Formed centrally on the outer sleeve 28 is annular boss that is tapped with a threaded aperture 5i; and an opening 29, the latter which is adapted to register with the opening 35 in the radial inner sleeve 35. Thus, both of the channels 34 and 38 are communicable with the opening 29, and the volume of these channels can be filled with an insulating resin of a suitable free-lowing type by injecting the resin material, under pressure, through opening 29 and subsequently setting the same. It will be appreciated that the particular resin will be largely a matter of choice, the primary requirements being free-fiowability, optimum insulating characteristics, and ability to remain set within expected temperature conditions. As a result, the inner sleeve 35 is insulated from the core 3% as well as from the outer sleeve 28 by resin insulating sleeves 39, Fig. 2, the resin also flowing into the sections of channel 38 lying between the inner ends of the bosses ZIA and the ends of the sleeve 35. It will be seen that the bosses 23A are electrically interconnected through core 3t and the projections 3i thereof, and that the inner collars 26 are electrically interconnected through the inner sleeve 35. As shown in Fig. 14, the ends of the projections 31 extend beyond'the bosses 2 EA and are adapted to be held in a lathe whereat the electrically identical end portions of the plug blank 28A can be symmetrically machined to assume the finished configuration shown in Figs. 1 and 2. The annular channels 3 and 58 are preferably filled before machining since the resin will then tend to adhere to exposed parts, especially the rubber insulator rings, and prevent rotation thereof relative to core as during machining. However, I have found that when the terminal bosses 2 IA are pressed over the hnurls 33 and firmly forced toward one another to limit positions, the collars, insulating rings, and sleeves are frictionally locked to such an extent as to assure rotation of all parts with the core 30 and the projections 31 thereof during machining. Considered from the standpoint of the internal insulating method involved and the purpose thereof, it will be appreciated that the conductor plug blank as 26A may assume several structural modifications by way of design insofar as the insulator-filled channels and the insulator rings are concerned, the essential feature being that the conductor plug blank as presently conceived may be machined in one operation and the internal conductors thereof insulated by a single step.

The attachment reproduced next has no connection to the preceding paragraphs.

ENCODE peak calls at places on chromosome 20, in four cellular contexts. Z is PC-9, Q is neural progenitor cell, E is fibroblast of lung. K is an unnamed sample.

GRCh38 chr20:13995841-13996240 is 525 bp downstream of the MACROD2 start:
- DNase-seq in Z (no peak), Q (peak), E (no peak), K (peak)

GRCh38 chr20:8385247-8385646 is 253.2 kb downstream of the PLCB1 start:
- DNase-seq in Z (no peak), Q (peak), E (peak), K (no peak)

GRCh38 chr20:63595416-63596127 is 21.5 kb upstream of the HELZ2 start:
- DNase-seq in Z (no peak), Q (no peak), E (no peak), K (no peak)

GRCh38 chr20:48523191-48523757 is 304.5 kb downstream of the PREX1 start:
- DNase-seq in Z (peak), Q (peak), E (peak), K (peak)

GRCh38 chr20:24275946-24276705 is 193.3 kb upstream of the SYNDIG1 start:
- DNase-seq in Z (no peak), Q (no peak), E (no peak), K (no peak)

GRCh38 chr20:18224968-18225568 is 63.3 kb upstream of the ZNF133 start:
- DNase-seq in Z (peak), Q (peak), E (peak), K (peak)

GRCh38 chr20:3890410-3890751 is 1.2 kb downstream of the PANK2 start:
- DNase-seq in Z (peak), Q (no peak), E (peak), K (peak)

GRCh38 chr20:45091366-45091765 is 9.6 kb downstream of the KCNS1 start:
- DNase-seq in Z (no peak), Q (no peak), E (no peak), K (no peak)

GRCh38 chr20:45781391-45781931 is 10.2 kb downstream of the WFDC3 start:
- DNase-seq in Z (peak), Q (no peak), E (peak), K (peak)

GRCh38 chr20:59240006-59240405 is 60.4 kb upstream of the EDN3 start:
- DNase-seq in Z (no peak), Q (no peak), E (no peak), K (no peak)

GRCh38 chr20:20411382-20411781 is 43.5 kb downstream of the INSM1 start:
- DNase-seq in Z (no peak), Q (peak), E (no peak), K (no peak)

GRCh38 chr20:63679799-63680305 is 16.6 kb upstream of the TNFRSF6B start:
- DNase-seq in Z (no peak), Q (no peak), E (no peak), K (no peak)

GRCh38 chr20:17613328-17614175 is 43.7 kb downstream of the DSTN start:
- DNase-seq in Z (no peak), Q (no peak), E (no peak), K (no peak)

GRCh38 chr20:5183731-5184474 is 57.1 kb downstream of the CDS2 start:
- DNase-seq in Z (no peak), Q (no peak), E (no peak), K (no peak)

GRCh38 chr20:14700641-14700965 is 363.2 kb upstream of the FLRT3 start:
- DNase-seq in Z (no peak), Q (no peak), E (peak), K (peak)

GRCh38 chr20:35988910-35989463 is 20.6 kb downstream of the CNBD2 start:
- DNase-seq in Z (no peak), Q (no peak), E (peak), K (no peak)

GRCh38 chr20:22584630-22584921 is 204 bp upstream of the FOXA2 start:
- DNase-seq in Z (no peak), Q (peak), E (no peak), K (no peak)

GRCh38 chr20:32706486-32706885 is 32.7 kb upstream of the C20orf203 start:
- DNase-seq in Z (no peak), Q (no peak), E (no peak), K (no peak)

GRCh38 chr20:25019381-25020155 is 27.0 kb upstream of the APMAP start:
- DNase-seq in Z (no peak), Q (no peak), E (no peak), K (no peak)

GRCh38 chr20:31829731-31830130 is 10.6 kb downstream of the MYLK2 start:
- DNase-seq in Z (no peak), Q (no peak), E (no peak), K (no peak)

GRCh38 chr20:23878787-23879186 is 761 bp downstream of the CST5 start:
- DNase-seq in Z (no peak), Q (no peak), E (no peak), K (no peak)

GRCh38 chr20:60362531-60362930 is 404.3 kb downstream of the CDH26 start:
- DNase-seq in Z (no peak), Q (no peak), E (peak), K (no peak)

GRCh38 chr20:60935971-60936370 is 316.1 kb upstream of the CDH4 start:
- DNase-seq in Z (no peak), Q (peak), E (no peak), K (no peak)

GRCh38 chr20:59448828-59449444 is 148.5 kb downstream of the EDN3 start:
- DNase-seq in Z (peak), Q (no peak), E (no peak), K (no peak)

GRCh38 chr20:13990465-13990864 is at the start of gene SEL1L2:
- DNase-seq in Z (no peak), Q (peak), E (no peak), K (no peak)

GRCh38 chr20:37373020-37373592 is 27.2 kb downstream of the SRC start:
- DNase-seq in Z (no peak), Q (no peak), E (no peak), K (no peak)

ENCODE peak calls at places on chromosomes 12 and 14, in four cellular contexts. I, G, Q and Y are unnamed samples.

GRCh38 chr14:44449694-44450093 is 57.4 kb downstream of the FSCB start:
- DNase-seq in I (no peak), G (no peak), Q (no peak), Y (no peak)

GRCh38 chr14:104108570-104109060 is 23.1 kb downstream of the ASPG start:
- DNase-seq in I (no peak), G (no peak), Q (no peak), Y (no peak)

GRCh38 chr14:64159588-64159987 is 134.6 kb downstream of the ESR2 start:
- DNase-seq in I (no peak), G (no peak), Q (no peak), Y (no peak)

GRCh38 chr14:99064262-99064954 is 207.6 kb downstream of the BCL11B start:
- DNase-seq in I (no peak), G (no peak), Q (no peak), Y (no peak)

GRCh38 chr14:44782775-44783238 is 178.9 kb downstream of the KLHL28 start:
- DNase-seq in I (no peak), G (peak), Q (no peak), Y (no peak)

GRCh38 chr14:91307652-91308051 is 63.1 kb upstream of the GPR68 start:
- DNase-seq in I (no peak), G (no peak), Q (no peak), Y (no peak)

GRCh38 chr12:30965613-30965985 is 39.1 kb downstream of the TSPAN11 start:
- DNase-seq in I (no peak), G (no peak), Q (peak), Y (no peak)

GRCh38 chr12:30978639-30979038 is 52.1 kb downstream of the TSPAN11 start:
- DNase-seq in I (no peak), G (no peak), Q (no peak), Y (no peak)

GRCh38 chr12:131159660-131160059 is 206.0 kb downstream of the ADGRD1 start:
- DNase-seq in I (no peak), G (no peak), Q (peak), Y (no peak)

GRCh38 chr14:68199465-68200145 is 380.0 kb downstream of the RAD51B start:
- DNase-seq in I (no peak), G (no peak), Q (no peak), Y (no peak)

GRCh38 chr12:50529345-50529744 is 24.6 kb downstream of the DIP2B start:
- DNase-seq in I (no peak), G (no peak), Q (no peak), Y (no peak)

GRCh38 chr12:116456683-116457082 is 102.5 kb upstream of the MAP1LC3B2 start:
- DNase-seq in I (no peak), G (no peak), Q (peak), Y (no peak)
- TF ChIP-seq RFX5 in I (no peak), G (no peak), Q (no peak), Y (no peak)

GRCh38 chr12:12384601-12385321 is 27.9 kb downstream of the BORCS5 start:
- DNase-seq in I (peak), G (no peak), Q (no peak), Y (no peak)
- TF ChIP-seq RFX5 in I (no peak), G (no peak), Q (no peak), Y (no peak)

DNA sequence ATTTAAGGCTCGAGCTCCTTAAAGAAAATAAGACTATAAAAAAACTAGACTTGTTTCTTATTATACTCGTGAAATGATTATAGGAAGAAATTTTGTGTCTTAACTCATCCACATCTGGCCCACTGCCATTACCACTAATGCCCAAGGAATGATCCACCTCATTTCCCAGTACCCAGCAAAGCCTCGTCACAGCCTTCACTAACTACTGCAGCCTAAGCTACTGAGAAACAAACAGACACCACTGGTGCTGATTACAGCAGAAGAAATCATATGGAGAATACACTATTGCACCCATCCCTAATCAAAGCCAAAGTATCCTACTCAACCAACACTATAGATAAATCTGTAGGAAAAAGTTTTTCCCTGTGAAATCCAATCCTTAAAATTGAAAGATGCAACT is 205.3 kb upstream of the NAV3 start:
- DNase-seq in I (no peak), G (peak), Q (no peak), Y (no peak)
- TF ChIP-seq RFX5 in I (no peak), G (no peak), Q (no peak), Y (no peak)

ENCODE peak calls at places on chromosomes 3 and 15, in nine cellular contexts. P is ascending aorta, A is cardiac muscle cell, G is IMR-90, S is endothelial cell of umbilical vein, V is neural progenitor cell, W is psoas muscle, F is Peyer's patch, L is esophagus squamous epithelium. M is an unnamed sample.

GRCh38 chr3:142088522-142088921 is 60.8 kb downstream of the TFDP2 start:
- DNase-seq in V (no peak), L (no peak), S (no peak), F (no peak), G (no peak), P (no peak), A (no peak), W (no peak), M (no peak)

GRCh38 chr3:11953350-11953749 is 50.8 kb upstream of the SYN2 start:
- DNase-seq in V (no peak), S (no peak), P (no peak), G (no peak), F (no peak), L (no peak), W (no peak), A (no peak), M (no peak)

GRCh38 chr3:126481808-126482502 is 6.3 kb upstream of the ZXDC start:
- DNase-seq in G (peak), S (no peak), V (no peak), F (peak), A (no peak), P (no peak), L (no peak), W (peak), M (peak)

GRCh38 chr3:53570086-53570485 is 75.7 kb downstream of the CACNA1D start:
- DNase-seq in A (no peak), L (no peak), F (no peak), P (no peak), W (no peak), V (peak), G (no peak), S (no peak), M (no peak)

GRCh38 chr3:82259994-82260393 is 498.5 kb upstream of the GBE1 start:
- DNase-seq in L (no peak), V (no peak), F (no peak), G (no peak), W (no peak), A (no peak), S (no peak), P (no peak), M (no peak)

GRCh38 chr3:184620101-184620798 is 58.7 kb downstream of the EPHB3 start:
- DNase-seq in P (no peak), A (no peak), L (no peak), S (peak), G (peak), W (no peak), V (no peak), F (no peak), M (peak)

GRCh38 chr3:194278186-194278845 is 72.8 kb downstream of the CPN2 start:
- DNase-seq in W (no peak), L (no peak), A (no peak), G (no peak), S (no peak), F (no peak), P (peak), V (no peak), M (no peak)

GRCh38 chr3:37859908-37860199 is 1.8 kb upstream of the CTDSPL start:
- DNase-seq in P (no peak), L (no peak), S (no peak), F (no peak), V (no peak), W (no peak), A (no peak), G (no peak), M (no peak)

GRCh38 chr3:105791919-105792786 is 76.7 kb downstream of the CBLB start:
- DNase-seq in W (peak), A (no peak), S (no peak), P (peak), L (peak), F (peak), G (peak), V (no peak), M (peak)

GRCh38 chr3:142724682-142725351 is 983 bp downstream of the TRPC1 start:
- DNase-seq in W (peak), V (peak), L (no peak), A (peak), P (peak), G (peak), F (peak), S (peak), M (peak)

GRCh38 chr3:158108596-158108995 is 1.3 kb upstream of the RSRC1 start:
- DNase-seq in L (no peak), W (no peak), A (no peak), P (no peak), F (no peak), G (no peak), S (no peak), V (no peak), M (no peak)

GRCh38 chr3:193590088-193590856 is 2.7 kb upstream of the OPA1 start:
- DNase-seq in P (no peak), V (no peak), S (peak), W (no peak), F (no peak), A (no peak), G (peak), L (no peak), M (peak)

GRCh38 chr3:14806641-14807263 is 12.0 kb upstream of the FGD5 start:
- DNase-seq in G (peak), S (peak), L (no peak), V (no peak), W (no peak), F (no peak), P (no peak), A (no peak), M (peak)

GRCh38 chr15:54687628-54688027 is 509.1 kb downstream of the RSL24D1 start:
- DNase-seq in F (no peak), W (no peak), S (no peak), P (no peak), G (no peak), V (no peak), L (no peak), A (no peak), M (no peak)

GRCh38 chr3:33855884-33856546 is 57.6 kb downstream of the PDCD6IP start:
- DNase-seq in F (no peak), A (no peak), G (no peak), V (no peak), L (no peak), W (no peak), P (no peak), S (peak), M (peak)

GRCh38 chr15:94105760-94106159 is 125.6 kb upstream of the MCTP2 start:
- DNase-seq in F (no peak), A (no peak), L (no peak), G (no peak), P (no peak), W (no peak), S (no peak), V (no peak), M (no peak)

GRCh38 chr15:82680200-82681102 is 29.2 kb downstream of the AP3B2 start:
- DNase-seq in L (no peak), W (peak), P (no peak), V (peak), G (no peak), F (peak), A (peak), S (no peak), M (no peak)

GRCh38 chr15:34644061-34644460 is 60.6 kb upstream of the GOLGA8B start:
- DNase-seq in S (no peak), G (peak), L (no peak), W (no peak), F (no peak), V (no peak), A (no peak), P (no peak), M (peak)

The jack holder id is generally tubular in form and preferably composed of an insulating plastic. The recess ii, in which the plugit is to be partially disposed, terminates at the forward end of a. body portion as of holder it. The rearward end of the body portion M is formed with a central I recess 35 wherein one end of the triple conductor cord ti terminates. A fiber shell or outer tube tilencases the jack holder, and the open end of this housing projects beyond the forward open end-of thejack holder so as to provide an inter.- nal shoulder against which the boss 55 on the plug 26 is adapted toabut when thelatter is fully and properly inserted in the jack holder. At its for- .ward end, the housing 60 is formed with an opening which isadapted to register with the threaded aperture 56 in the boss 55 so thata set screw 51, Fig. 1,-can be used to lock plug 20 against displacement from the, jack holder.
When plug 2-0 is inserted in the jack holder, the conducting elements 2|, 26 :and 23 thereof are each engaged by one of three terminal contacts 56, 1-0 and8|l of a type generally indicated as 50, Fig. 13. These terminal contacts as-55 are mounted in position on the body portion '44 of jack holder *40 and are spaced .120" apart from each other as .best shown in Fig. v8. fiorresponding substantially to the. spacing between the aforesaid terminal contacts, three elongated slots -42 are spaced 120 from each other about the periphery of the jack holder 40. As best shown in Figs. 1 and 12, the-slots 42 terminate short of the :forward end-of the jack holder and open at the rearward end thereof so that portions of th'eserslots 'are coextensive :in length with the recess 45 at the rear of the jaok' holder 6H. Formed intermediate the ends of each of the slots-42 are a .pair of transverse slots 43 .thatextend into the :body portion 44 .of the jack .holder, and it is these latter slots which function in part to maintain the terminal contacts as 56 in position on the jack holder.